One of the reasons that confessions are regarded so highly is that juries ask themselves “Why would individuals incriminate themselves?  Don’t they know about their Fifth Amendment rights?
If you have viewed or get the opportunity to view the interrogations of the Central Park Five  you will see the extreme pressure these individuals are placed under in uncomfortable conditions for prolonged periods of time.  Moreover, there is psychological research showing that people can be falsely convinced that they did actually commit the crime (see the healthy memory blog post “False Memories Leading to Confessions” ).  And they are told that the investigation will continue, so being desperate or wrongly convinced, they reason that eventually truth will out and that they will be exonerated.

Research has indicated why these false confessions are so powerfully persuasive.  Common sense informs people that people will not incriminate themselves, these confession contain credible narratives (which often are created during the interrogation process), these narratives corrupt other evidence and undermine the truth-seeking process.

So what can be done about this?  First of all,  people, police, prosecutors, judges, juries, and appeals courts should be made aware of this research and question the reliability of these confessions.  Interrogations should be videotaped and reviewed.  There are recommended procedures for these interrogations and these procedures need to be followed.

The Law and Psychological Science

January 6, 2013

Should I ever be charged with a crime, I shall not be one of those people who say that they will be proven innocence because they have faith in the legal system. Rather I’ll be saying that although I am innocent, I have no faith that I shall be exonerated. In my view there is little in common between the concept of justice and the legal system. At least in the United States, each individual gets the amount of justice that individual can afford. Say I am charged with a crime, and I am innocent. Going with a public defender would most likely increase the probability of either a conviction or some plea bargain to a lesser sentence. If I want to reduce my chances of being wrongfully convicted, I will pay for the best judicial defense I can afford. If I am exonerated, there is a good chance that I have gone into bankruptcy. So, even in that case, can we say that justice has prevailed?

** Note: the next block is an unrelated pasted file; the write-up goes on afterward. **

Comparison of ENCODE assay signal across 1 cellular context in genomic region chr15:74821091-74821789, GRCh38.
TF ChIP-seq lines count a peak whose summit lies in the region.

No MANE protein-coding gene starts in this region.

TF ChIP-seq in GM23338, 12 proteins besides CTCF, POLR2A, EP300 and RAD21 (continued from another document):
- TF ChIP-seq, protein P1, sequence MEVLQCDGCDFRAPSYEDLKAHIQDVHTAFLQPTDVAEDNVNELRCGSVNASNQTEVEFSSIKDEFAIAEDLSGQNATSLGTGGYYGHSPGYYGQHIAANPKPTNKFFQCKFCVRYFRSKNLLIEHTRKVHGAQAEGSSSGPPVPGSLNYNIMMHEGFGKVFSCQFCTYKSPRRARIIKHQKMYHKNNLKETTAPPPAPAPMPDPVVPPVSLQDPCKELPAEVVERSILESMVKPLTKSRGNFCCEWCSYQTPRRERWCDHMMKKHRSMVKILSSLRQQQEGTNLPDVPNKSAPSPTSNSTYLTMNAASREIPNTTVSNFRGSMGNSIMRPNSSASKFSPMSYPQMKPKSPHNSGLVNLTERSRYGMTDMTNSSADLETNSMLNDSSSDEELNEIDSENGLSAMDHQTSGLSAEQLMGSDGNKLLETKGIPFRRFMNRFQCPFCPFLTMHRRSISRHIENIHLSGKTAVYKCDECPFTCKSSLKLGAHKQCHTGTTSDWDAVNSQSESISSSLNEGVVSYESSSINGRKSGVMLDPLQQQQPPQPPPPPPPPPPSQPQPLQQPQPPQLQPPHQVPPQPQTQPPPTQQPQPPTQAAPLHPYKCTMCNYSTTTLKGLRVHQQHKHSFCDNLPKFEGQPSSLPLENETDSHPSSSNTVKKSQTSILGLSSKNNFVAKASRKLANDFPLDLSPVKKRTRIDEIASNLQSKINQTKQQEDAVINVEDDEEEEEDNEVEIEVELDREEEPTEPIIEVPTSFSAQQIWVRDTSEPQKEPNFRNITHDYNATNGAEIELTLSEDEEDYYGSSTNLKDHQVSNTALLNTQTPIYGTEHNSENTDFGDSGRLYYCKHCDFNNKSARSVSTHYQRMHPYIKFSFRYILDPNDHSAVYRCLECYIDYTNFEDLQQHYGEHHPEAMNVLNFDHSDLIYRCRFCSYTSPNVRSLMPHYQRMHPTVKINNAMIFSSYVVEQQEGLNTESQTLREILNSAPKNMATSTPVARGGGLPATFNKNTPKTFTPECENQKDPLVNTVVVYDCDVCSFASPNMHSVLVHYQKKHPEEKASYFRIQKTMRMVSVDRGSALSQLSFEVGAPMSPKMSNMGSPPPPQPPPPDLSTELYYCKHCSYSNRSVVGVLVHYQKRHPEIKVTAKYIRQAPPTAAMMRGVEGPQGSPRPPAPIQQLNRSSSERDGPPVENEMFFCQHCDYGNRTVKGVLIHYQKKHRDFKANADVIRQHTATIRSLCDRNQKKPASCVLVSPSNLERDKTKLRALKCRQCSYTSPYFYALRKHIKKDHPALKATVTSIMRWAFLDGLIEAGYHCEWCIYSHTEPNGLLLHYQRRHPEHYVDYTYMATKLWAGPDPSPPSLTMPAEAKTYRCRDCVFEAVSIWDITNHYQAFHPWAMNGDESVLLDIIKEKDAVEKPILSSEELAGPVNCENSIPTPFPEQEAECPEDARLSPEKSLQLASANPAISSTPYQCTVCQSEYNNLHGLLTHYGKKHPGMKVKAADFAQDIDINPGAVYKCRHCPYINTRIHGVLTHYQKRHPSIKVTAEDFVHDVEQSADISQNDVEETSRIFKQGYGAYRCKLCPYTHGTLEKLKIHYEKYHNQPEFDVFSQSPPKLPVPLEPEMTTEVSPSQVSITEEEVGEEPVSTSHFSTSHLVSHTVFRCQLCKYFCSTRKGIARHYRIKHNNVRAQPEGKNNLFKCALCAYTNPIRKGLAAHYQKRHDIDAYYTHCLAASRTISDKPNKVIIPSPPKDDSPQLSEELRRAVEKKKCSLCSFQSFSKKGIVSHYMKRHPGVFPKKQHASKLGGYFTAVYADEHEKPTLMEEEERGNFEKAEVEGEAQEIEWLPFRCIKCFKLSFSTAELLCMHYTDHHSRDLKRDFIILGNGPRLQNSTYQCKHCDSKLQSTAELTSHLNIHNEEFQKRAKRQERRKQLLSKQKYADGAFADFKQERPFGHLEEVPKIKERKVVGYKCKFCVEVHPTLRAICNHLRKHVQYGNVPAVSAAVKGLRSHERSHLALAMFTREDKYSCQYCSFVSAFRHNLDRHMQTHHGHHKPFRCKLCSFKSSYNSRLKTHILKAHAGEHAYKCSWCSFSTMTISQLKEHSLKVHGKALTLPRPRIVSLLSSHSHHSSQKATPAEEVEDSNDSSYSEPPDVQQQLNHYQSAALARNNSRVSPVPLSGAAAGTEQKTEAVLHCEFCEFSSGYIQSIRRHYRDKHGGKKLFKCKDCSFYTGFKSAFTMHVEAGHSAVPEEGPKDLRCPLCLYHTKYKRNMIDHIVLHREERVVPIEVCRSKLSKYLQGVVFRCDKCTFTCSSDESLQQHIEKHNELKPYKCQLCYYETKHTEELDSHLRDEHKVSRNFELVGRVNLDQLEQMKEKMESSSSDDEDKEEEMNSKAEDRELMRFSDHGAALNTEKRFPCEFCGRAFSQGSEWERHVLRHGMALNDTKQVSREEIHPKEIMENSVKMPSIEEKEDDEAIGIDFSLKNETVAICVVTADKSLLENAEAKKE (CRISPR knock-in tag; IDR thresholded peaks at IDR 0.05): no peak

I am annoyed by the instructions the judge provides to the jurors in criminal cases. In a criminal case it is usually to be convinced beyond a reasonable doubt, or some variant thereof. Now what does that mean? There needs to be some trade-off here. How many innocent people would we be willing to convict to prevent a guilty person from going free? Is it one in one hundred? One in twenty? One in ten? One in five? The instructions need to be more specific.

Here are some statistics from an article in Scientific American Mind.1 412 is the number of people exonerated in the U.S. After being implicated by mistaken witness testimony as of September 2012. 137 is the number of people exonerated in the U.S. after being implicated by false confessions as of September 2012. All too frequently we read about prisoners being released from prison on the basis of DNA evidence. Often this occurs after they have spent many years in prison.

What is infuriating is that even when there is compelling evidence, such as DNA evidence, that someone has been wrongfully imprisoned, the so-called justice system is reluctant to release the individual. This supports the idea that lawyers, both defenders and prosecutors, are not interested in justice; they are interested winning.

So what does psychological science have to offer the legal system if it does want to pursue justice? Psychological science studies how we perceive, think, solve problems, make decisions, how we process information and how our memories work. I think the relevance should be obvious here. We know that we have two systems for processing information: System One which is fast and does the initial processing of information. System Two is slow and deliberative, and has the responsibility for checking the accuracy of System One output. Our default when we encounter new information, absent cues to the contrary is to believe it. If it is wrong, the hope is that it will eventually be corrected by System Two. So when judges inform jurors that they are to disregard something said or introduced in court, research has shown that it is unlikely to be disregarded just because the judge said so. Research has indicated that a short and to the point explanation as to why the information should be ignored is effective (See the healthymemory blog post, “Solutions and Good Practices for Misinformation”).